Courage is a highly acclaimed trait in a person. It is raised up in war and times of struggle, but sometimes the intentions behind these courageous actions are overlooked. The value of courage lies not in the act itself, but in the motivations and values behind it. Simple being brave does not constitute courage.
If an act is performed that has no thought behind, it loses its value. In the words of orator and lawyer Robert Green Ingersoll, "Courage without conscience is a wild beast." One should give some thought to an action before acting upon it. Without thought, or "conscience", the action can be untimely and uncontrolled as would a "wild beast." In 1999, two young men went on a shooting rampage at Columbine High School. This rash action, lacking conscience or concept of right and wrong, did not exhibit courage.
Rather, good intentions and motivations should fuel courageous actions. As British author Samuel Johnson states, "Bravery has no place where it can avail nothing." In other words, courage or bravery is worthless and unnecessary if the final outcome cannot be beneficial. For example, the terrorists involved with the September 11th tragedy were not considered to be courageous here in the United States. Their actions caused grief and sorrow. Nothing positive resulted from their actions, so the United States and her allies looked upon this as a cowardly action.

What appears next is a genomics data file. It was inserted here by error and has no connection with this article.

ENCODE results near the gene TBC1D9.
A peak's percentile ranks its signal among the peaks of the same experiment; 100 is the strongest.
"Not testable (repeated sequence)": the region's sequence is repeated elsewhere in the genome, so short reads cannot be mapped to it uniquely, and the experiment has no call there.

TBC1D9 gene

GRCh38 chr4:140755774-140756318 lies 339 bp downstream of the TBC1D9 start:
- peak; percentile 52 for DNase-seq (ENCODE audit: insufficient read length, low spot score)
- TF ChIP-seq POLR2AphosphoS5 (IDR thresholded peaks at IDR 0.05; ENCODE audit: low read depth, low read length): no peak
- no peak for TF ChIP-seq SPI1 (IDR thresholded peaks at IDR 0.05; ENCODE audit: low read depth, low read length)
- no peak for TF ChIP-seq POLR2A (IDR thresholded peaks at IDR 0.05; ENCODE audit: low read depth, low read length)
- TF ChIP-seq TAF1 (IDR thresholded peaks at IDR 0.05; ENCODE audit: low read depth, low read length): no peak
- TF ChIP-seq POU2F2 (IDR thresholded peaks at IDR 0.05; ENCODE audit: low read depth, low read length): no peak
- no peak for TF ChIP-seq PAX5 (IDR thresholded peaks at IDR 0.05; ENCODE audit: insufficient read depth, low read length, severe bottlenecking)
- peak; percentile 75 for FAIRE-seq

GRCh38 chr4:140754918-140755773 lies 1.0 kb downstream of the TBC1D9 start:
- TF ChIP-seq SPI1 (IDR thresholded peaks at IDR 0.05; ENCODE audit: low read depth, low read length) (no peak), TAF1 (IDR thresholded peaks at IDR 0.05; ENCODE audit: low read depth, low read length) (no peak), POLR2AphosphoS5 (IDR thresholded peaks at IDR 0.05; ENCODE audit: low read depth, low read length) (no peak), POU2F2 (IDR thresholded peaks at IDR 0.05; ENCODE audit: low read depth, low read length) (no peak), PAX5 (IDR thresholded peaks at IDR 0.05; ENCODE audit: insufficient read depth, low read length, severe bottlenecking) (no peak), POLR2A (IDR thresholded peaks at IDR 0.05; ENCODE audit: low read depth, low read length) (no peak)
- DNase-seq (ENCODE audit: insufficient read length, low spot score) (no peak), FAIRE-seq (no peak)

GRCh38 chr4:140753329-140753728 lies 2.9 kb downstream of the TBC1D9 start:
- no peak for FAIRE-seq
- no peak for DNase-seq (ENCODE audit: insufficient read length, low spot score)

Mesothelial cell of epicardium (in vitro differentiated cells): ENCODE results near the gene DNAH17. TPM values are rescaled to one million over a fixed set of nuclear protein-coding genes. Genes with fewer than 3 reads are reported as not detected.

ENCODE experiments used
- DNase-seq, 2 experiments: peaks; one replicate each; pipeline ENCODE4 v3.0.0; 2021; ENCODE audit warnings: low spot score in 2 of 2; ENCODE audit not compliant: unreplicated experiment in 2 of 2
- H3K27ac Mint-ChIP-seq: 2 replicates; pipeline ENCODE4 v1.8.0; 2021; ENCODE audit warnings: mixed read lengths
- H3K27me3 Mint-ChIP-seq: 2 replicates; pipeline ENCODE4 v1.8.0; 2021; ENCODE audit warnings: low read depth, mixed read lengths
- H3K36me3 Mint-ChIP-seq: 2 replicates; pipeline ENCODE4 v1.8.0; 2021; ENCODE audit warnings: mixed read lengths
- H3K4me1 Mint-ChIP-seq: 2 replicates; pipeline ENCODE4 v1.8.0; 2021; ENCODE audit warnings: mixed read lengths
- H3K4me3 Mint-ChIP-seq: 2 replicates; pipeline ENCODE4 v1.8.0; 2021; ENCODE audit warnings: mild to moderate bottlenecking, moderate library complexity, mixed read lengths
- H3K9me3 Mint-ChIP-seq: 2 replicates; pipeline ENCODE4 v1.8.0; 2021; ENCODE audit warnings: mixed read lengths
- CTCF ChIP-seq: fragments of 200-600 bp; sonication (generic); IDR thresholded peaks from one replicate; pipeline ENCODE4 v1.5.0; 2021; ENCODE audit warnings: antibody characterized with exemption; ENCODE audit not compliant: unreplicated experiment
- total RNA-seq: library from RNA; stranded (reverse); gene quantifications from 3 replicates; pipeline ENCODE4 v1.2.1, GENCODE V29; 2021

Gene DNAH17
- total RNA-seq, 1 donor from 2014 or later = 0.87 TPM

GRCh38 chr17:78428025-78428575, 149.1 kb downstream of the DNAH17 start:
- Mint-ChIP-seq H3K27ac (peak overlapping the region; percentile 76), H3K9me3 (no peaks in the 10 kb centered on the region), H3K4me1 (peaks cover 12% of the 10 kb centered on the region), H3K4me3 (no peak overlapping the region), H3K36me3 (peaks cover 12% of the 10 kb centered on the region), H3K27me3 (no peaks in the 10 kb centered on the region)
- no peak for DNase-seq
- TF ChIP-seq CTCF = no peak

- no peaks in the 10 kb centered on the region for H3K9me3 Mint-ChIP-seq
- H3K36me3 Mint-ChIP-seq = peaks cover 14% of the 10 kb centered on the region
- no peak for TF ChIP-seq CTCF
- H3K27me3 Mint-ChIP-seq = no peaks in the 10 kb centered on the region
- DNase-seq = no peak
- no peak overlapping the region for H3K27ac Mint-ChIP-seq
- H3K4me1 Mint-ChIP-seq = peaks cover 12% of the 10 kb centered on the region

Courage is defined by the motivations and thoughts that exist within the action. If these do not exist, the value of courage is lost. As with the terrorists and the two young men at Columbine, their actions did indeed require nerve. However, they cannot be seen as courageous because of the lack of good motivation and value behind them. Even if one's courageous action does not turn out to be effective, others will know that the right intentions existed. For that, they will recognize true courage.
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